Archives For error

On Being Wrong

February 1, 2017 — Leave a comment



A few days ago I was reminded of the power of mistakes and how our responses to mistakes can be downright destructive to our learning environment and to our relationships. I also learned that reminding people of errors they have made in the past is detrimental to a relationship and the learning environment in the present.

Here is the backstory to these two insights…

My family took in an interesting talk and on the way home from the event I was casually quizzing my two boys to see if they were paying attention and to hear what they learned. My first error was to ask my boys questions that were superficial and informational. I seldom ask shallow questions and I generally am looking for something much deeper like an application, so my questions were not typical. My older son was very apprehensive in answering and after I directly challenged him, he informed me that he was hesitant to answer because he didn’t want me to make him “feel stupid” if he got the answer wrong. He knew the answer, but because I generally go much deeper he thought there was a string attached or it was a trick question. I saw the pain in his expression and I immediately knew that the issue wasn’t about the question; it was actually the festering response to a situation that happened a couple of days earlier. I immediately apologized to Levi and all I had to say was “the bearings” and he nodded his head in reference to the connection.

Levi and I were replacing the pivot bearings on his Commencal race bike and as he was pressing the main pivot bearing into the frame he wasn’t as careful as usual and the bearing was lodged in the frame incorrectly. Since the frame is aluminium and the bearing is hardened steel the potential for damage to the frame was significant, so my reaction reflected my alarm and I immediately got Levi to stop and we used the bearing puller to remove the bearing. There was a small groove in the pivot hole but the damage was not significant enough to adversely effect the performance of the frame. Levi knew he made a mistake and while I didn’t yell at or discipline Levi in any way, I did rant a bit about the need to be really careful and reminded him that an error like this could damage the $3500 frame. When I realized the frame damage wasn’t that significant I patted Levi on the back and said “we dodged a bullet” and we proceed to finish installing the main pivot bearing and the remaining bearings.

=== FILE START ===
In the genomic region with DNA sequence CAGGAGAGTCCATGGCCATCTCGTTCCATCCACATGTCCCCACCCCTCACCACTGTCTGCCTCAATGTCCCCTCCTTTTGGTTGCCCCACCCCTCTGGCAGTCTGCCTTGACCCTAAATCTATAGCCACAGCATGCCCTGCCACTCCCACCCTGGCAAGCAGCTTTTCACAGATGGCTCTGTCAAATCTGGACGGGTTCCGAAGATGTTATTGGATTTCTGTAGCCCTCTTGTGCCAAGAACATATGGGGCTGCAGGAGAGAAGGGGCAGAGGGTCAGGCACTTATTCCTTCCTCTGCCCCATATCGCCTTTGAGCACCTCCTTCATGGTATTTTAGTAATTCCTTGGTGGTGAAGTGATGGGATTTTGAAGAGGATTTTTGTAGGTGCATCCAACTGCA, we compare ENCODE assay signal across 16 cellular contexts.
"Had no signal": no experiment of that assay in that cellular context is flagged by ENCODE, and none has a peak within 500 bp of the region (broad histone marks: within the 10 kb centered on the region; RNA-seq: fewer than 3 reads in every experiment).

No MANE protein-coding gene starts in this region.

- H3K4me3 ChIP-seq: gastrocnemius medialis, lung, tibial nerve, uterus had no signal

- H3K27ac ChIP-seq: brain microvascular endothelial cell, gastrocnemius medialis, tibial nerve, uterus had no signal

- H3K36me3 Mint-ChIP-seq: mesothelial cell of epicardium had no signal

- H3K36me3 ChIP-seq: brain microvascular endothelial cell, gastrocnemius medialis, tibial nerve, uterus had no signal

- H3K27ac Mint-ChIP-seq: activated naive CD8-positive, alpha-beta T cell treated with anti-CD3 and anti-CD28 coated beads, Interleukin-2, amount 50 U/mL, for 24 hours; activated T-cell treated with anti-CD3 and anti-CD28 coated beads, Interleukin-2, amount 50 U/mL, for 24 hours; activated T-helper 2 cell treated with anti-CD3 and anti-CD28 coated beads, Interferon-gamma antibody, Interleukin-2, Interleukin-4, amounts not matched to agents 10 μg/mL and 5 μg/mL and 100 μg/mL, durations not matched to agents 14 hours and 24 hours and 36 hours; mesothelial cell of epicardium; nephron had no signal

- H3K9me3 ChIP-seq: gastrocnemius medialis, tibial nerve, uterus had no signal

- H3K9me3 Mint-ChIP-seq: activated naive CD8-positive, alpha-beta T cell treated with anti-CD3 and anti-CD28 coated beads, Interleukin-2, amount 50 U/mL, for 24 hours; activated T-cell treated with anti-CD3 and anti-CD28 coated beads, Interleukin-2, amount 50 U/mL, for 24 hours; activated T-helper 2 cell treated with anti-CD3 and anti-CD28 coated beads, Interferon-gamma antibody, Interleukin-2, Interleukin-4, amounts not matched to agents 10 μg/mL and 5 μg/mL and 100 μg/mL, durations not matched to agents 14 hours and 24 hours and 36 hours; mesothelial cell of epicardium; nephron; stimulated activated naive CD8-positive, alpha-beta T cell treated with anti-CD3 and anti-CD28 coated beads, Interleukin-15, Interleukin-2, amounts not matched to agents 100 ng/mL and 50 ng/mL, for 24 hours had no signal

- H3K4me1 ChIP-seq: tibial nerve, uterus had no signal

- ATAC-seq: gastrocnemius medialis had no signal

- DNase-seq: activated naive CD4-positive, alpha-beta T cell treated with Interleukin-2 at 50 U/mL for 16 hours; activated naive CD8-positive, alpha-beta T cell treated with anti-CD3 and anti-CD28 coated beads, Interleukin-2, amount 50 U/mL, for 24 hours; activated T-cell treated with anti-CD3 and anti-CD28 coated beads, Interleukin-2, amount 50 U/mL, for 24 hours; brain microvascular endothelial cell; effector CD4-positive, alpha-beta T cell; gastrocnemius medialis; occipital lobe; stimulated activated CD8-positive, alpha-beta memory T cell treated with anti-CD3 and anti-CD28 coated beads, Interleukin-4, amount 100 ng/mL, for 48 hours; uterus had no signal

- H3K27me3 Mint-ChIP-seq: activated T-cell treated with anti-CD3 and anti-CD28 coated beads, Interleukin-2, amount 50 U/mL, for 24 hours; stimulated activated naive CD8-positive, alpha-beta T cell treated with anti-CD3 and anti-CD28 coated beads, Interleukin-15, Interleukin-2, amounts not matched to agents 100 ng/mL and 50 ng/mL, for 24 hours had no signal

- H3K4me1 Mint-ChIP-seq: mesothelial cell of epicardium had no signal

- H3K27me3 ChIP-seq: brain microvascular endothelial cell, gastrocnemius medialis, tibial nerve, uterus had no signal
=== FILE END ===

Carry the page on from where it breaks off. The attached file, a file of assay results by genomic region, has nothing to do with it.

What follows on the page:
I assumed all was well because my boys have worked with me ever since they were small so I thought that Levi was used to my animated responses to problems or mistakes regardless of who was responsible. My reaction and comical statement, “shouldn’t have done that,” has been the same whether I or someone else makes the error, so I didn’t think that my reaction would have made Levi feel badly about the situation. Unfortunately, my reaction and reminder of his mistake made Levi “feel stupid” and because I missed this while we were working, this feeling of inadequacy was allowed to grow. Levi knew the value of the frame and he knew he made a mistake—I didn’t need to remind him to be careful. By reminded him of his error I treated him like a child, not a young man who is pursuing his dream and who values his bike. I spent the afternoon pondering how I was going to make this right with my son.

After Levi came back from his training session at the gym we had a talk and I again apologized for my reaction and for reminding him about the error. I also thanked him for being courageous enough to tell me that I had made him “feel stupid” and I gave him permission to remind me any time I started to stray into this territory with my actions and words. I reminded him of the talk we had when he and his brother were much younger and I gave them permission to say, “dad, you are taking the fun out this,” any time I got too carried away or too serious with their recreational activities. Levi smiled and said he would let tell me when I was blowing a situation out of proportion or reminding him of something he already knew. The strong hug and his hard slap on my back confirmed that we were OK.

Lessons learned:

  1. Informational or shallow questions can be an insult to our responsible children and learners. If you can look the answer up on Google then don’t insult your learners by asking it.
  2. Mistakes are a huge part of learning and reminding our children or learners of these errors when they already have learned from the mistake is not helpful. We can actually make our children or learners “feel stupid” or worse, make them hesitant to try. I am fortunate enough to have a relationship with my son where we could have a heart to heart talk and fix the situation with a strong hug, but you can’t always do that with your students—so it is best to try and prevent it. However, an apology to your class or specific learner will go a long way in resolving this issue. We need to make our learners feel safe enough to try, make mistakes and learn from them, not put them in a position where they are hesitant to even try to learn for fear of “feeling stupid”.
  3. Finally, letting your children or students know that even you make mistakes and are humble enough to apologize for the error of your ways lets them know that this just part of the the learning process.

Despite knowing how important errors are to learning I still struggle with being hard on myself and others around me when dealing with mistakes. Am I the only one with this problem?